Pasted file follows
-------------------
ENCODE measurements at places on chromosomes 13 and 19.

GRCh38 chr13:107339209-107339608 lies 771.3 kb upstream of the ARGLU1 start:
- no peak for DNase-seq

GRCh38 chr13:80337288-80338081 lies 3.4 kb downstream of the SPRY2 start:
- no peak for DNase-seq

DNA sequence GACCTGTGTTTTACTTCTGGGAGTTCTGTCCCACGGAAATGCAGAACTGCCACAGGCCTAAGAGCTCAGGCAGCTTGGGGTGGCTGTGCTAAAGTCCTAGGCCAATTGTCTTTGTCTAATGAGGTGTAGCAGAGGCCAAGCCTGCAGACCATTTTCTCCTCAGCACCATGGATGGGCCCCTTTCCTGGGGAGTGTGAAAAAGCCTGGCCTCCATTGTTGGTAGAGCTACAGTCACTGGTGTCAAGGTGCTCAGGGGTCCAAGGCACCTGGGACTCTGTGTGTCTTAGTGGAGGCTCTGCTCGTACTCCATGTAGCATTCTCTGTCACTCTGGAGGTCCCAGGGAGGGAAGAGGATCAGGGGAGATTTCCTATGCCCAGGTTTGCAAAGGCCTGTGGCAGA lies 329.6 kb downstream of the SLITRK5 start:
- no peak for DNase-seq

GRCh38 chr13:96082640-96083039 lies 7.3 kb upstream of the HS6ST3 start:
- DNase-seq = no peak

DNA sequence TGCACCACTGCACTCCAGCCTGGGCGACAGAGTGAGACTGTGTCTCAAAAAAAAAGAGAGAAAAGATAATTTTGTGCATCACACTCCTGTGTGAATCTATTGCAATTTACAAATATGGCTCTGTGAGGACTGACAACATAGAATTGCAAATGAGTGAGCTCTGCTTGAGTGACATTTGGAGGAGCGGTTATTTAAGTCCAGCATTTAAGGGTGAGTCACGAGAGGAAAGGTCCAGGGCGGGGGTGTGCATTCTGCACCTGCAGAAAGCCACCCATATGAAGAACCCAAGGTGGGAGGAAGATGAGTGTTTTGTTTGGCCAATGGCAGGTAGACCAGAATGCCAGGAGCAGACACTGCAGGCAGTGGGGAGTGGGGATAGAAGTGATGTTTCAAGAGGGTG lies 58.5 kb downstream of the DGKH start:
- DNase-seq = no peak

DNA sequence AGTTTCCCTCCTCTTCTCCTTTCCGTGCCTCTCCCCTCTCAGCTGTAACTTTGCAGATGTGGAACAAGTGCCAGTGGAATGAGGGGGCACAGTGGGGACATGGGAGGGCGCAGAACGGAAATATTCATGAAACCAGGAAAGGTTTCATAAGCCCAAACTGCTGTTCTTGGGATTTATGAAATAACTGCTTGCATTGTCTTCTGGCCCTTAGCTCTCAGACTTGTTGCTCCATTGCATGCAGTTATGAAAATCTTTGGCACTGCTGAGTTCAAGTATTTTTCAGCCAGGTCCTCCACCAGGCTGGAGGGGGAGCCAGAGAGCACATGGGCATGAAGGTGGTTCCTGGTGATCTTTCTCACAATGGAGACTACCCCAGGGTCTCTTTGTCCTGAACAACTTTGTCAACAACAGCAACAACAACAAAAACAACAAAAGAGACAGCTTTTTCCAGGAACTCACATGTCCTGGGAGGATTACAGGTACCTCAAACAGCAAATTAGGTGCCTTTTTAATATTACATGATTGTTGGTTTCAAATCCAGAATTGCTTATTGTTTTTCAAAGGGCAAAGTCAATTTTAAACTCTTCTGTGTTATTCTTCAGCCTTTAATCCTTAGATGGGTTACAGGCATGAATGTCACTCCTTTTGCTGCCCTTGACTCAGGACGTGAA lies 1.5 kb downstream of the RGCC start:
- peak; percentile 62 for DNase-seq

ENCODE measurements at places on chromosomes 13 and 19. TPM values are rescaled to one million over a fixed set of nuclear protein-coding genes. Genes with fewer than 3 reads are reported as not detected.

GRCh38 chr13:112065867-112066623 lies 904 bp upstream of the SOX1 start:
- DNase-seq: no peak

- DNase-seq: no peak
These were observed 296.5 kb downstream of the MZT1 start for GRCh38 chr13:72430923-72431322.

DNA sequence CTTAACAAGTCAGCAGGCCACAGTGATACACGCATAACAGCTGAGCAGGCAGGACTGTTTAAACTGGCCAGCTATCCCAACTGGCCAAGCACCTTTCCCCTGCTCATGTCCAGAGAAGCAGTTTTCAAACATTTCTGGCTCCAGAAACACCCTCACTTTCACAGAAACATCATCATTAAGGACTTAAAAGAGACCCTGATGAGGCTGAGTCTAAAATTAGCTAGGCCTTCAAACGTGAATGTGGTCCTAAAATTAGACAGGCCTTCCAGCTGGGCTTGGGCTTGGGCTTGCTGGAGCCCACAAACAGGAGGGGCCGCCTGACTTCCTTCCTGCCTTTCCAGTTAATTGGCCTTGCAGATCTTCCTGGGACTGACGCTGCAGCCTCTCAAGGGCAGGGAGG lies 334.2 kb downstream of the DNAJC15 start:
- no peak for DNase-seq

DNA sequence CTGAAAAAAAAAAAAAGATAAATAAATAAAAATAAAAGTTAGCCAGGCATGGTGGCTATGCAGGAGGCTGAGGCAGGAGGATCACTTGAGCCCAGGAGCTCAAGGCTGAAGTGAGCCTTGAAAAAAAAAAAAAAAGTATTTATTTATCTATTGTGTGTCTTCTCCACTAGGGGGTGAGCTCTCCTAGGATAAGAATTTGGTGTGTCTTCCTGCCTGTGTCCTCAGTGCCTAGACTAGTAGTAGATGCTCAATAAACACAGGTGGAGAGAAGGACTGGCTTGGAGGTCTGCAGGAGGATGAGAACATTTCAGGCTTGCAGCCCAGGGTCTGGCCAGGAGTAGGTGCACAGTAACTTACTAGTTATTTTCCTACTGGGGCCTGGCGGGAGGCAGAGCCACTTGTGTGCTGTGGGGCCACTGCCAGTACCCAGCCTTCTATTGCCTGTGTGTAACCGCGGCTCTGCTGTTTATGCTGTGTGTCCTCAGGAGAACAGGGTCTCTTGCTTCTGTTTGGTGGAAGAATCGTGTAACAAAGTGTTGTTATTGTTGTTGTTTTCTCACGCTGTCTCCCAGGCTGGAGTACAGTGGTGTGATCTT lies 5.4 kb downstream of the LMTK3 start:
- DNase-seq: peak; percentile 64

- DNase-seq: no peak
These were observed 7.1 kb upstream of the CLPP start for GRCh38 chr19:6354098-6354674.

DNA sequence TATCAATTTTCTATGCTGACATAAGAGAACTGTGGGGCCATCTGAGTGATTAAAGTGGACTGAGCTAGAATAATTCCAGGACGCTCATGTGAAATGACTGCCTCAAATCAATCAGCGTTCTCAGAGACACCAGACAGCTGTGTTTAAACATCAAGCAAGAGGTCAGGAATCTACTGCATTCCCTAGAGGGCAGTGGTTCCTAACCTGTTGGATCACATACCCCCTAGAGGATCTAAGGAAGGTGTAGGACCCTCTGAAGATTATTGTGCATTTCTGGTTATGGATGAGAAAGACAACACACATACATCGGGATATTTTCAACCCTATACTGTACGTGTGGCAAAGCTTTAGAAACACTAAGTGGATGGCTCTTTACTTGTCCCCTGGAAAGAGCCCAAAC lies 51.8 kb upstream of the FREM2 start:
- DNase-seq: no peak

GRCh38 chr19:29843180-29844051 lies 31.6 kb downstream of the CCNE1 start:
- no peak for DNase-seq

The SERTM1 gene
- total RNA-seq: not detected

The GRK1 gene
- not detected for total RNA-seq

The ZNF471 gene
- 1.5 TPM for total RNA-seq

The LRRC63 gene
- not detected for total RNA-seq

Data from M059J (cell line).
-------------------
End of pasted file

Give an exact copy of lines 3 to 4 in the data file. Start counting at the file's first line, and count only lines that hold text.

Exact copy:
- no peak for DNase-seq

GRCh38 chr13:80337288-80338081 lies 3.4 kb downstream of the SPRY2 start: